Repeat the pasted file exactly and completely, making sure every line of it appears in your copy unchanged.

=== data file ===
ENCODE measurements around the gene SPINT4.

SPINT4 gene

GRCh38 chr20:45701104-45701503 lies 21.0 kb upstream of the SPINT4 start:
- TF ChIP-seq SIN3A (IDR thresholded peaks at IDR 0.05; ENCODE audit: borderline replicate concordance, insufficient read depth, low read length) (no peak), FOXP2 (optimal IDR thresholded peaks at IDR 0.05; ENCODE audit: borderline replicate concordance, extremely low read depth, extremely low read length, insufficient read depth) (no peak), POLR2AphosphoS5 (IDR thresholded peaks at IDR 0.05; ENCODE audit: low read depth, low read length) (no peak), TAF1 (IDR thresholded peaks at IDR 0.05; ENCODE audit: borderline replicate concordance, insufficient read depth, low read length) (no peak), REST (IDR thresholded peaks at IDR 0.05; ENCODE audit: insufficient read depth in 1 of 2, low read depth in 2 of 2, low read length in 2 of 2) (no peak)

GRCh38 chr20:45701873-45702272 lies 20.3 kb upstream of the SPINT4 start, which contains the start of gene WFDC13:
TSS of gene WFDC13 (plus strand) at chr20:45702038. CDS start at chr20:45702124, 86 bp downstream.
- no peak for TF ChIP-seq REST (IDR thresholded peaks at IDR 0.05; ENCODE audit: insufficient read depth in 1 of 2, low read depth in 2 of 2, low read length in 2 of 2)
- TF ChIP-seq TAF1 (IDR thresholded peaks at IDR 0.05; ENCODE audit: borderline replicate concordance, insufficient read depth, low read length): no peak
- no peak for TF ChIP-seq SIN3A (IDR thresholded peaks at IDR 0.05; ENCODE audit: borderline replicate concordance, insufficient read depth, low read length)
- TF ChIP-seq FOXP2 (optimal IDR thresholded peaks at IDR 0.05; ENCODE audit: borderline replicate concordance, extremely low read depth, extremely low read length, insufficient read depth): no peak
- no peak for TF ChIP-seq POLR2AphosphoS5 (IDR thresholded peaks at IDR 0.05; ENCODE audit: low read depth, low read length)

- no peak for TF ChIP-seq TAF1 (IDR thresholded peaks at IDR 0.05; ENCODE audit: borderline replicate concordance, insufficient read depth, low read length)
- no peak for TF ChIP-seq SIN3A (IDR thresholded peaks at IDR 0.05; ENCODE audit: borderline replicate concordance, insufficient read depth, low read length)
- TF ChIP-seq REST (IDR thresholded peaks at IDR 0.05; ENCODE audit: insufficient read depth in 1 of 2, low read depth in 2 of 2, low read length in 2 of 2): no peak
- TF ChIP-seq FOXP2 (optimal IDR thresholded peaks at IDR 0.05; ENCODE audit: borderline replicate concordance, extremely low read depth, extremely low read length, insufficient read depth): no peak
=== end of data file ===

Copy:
ENCODE measurements around the gene SPINT4.

SPINT4 gene

GRCh38 chr20:45701104-45701503 lies 21.0 kb upstream of the SPINT4 start:
- TF ChIP-seq SIN3A (IDR thresholded peaks at IDR 0.05; ENCODE audit: borderline replicate concordance, insufficient read depth, low read length) (no peak), FOXP2 (optimal IDR thresholded peaks at IDR 0.05; ENCODE audit: borderline replicate concordance, extremely low read depth, extremely low read length, insufficient read depth) (no peak), POLR2AphosphoS5 (IDR thresholded peaks at IDR 0.05; ENCODE audit: low read depth, low read length) (no peak), TAF1 (IDR thresholded peaks at IDR 0.05; ENCODE audit: borderline replicate concordance, insufficient read depth, low read length) (no peak), REST (IDR thresholded peaks at IDR 0.05; ENCODE audit: insufficient read depth in 1 of 2, low read depth in 2 of 2, low read length in 2 of 2) (no peak)

GRCh38 chr20:45701873-45702272 lies 20.3 kb upstream of the SPINT4 start, which contains the start of gene WFDC13:
TSS of gene WFDC13 (plus strand) at chr20:45702038. CDS start at chr20:45702124, 86 bp downstream.
- no peak for TF ChIP-seq REST (IDR thresholded peaks at IDR 0.05; ENCODE audit: insufficient read depth in 1 of 2, low read depth in 2 of 2, low read length in 2 of 2)
- TF ChIP-seq TAF1 (IDR thresholded peaks at IDR 0.05; ENCODE audit: borderline replicate concordance, insufficient read depth, low read length): no peak
- no peak for TF ChIP-seq SIN3A (IDR thresholded peaks at IDR 0.05; ENCODE audit: borderline replicate concordance, insufficient read depth, low read length)
- TF ChIP-seq FOXP2 (optimal IDR thresholded peaks at IDR 0.05; ENCODE audit: borderline replicate concordance, extremely low read depth, extremely low read length, insufficient read depth): no peak
- no peak for TF ChIP-seq POLR2AphosphoS5 (IDR thresholded peaks at IDR 0.05; ENCODE audit: low read depth, low read length)

- no peak for TF ChIP-seq TAF1 (IDR thresholded peaks at IDR 0.05; ENCODE audit: borderline replicate concordance, insufficient read depth, low read length)
- no peak for TF ChIP-seq SIN3A (IDR thresholded peaks at IDR 0.05; ENCODE audit: borderline replicate concordance, insufficient read depth, low read length)
- TF ChIP-seq REST (IDR thresholded peaks at IDR 0.05; ENCODE audit: insufficient read depth in 1 of 2, low read depth in 2 of 2, low read length in 2 of 2): no peak
- TF ChIP-seq FOXP2 (optimal IDR thresholded peaks at IDR 0.05; ENCODE audit: borderline replicate concordance, extremely low read depth, extremely low read length, insufficient read depth): no peak